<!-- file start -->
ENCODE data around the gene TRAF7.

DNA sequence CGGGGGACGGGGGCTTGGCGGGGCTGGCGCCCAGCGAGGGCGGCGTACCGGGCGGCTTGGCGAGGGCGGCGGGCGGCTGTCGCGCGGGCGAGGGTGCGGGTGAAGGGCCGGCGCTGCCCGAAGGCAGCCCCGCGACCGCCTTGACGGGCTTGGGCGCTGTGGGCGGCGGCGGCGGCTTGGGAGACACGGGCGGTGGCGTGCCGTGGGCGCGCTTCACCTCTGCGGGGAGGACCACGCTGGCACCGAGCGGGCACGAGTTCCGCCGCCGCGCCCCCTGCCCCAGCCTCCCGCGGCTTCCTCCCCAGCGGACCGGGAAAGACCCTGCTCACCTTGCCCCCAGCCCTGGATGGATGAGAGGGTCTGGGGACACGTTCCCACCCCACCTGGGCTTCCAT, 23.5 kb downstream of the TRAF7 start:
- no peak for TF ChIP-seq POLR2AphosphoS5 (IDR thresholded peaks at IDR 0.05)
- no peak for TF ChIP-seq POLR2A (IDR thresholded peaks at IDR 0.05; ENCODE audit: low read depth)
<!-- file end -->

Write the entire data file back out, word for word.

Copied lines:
ENCODE data around the gene TRAF7.

DNA sequence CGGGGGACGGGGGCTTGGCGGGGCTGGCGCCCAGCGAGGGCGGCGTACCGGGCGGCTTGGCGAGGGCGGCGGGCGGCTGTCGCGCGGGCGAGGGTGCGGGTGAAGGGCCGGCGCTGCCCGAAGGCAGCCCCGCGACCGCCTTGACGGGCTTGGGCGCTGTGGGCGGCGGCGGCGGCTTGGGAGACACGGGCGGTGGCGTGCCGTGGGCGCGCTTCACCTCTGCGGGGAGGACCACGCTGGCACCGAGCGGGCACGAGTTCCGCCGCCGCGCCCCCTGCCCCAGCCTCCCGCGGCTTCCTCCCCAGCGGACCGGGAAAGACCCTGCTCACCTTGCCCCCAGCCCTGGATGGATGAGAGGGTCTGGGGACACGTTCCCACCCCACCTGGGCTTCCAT, 23.5 kb downstream of the TRAF7 start:
- no peak for TF ChIP-seq POLR2AphosphoS5 (IDR thresholded peaks at IDR 0.05)
- no peak for TF ChIP-seq POLR2A (IDR thresholded peaks at IDR 0.05; ENCODE audit: low read depth)